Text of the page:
Pam Wiese, V.P. of public relations for the Nebraska Humane Society, also believes that having pets in the office can do wonders to reduce stress. “Focusing on something that isn’t another person, like the nurturing qualities of animals, can help calm people down.” Pets, she says, provide an element of levity that certainly has value in defusing tense work scenarios. She brings her own dog to work every day, but cats, fish, and even critters can all contribute. “We once had a bearded dragon here in the office. He’d sit out on his rock and sunbathe while people came to visit him over their lunches,” Wiese says. Though the NHS has not made any concerted push to get animals into offices, they have had their share of interested parties looking to adopt. “We’re happy to work with people to find an animal for them,” she says, “as long as it’s an appropriate situation.”

There are certainly many factors to weigh before introducing a pet into your own office. “Animals need to be comfortable,” Weise says. If the conditions aren’t safe or comforting for the pet, that opens up the opportunity for additional problems, like becoming loud or aggressive. If you’re going to have a pet, they will need to have their own private space and occasionally training to cope with many active people surrounding them. There’s also the human factor to consider: not everyone is an animal lover. “You’ll need to be considerate of the phobias, allergies, and even prejudices of the people passing through your workplace.”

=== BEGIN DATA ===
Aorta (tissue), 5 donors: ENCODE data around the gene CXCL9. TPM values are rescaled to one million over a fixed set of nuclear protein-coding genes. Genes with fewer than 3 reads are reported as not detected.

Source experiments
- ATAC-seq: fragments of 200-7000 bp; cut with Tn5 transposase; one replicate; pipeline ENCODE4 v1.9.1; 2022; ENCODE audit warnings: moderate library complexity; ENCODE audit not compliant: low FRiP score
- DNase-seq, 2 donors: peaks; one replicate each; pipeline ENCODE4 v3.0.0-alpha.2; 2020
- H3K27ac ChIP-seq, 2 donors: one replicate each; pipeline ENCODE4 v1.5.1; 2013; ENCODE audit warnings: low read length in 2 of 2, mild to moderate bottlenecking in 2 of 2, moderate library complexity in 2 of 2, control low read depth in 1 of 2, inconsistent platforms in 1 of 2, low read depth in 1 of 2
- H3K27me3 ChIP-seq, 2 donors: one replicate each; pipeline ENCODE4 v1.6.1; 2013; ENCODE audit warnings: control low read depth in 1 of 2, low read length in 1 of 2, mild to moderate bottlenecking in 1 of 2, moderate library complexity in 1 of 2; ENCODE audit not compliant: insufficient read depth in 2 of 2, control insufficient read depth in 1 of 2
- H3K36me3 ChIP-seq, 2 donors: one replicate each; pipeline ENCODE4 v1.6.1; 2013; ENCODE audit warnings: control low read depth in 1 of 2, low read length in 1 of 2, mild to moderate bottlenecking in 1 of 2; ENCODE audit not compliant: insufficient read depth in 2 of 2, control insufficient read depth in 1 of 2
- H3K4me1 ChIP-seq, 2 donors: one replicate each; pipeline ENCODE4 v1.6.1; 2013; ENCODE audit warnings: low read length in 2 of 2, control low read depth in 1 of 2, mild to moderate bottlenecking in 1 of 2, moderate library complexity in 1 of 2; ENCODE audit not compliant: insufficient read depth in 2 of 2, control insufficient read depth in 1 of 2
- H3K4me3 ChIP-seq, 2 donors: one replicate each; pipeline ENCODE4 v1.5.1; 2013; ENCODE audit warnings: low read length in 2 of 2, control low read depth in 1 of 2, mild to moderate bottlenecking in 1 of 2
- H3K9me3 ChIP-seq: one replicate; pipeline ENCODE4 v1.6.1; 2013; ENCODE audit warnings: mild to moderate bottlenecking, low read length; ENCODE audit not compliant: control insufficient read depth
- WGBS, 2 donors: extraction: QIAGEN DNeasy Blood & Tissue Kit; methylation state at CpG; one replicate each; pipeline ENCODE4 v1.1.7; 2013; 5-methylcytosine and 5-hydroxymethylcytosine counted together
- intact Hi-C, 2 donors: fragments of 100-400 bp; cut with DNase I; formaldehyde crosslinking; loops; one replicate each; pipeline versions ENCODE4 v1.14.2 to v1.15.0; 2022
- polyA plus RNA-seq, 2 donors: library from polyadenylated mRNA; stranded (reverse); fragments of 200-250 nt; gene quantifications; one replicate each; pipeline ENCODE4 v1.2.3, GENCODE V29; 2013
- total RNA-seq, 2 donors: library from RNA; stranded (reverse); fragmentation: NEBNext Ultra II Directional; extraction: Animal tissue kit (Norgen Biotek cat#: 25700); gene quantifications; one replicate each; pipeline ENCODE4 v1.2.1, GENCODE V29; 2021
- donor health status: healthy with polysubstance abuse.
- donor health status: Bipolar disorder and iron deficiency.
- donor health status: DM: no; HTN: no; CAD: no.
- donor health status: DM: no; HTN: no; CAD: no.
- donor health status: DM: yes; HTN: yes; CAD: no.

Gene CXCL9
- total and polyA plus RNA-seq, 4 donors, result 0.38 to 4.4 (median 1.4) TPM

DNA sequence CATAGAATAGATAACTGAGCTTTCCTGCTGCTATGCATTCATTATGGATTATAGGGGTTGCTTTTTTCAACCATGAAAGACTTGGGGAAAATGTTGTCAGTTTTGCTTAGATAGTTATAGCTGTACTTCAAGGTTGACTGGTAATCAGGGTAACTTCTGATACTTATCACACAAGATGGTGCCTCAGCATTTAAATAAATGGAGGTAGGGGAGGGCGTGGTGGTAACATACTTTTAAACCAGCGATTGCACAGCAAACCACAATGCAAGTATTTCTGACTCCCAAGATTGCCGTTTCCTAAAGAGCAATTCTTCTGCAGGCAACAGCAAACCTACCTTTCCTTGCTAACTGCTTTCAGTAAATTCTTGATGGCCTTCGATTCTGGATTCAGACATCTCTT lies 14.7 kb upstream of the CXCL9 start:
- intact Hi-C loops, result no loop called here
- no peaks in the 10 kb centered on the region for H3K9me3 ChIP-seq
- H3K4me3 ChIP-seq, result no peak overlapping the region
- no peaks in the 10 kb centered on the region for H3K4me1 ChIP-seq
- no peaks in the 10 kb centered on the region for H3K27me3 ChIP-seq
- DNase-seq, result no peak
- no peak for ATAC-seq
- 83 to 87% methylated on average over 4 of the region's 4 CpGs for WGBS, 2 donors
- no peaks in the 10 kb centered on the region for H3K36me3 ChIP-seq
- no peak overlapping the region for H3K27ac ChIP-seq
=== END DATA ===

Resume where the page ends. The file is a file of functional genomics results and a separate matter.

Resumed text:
McCoy, Broniecki, and Hatchell were all able to speak to experiences with clients that turned sour because of their furry compatriots, but also noted that they were few and far between. “Only one client of ours didn’t want to come to the office because we had cats,” Hatchell explains. Similarly, McCoy shared that she did have clients with phobias: “We always try to be upfront and communicate ahead we’re a pet-friendly office. When a client comes in that has trouble with that, we make sure JoJo stays in her ‘office’ [and she does have an office, nameplate and all].”

Regardless, they were each in confident agreement: their pawed pals have been a big plus for their businesses.

Nora belongs to Amy Goldyn.

This article was printed in the Spring 2017 edition of B2B.

W. Dale Clark Library: A Reflection of Omaha

February 21, 2017 by
Photography by Bill Sitzmann

Why  are  libraries  relevant? For Rem Koolhaas, international architect and designer of one of America’s premier libraries in Seattle, “in an age where information can be accessed anywhere, it is the simultaneity of all media and, more importantly, the curatorship of their content that makes the library vital.”

This compelling principle of curation—a thoughtful way of organizing and presenting content—is how the Omaha Public Library’s W. Dale Clark branch promotes free public access to multimedia information, programming, and assets inside and outside the four walls of  215 S. 15th St. The library’s architecture, in turn, is both a container for, and reflection of, the community of Omaha at large.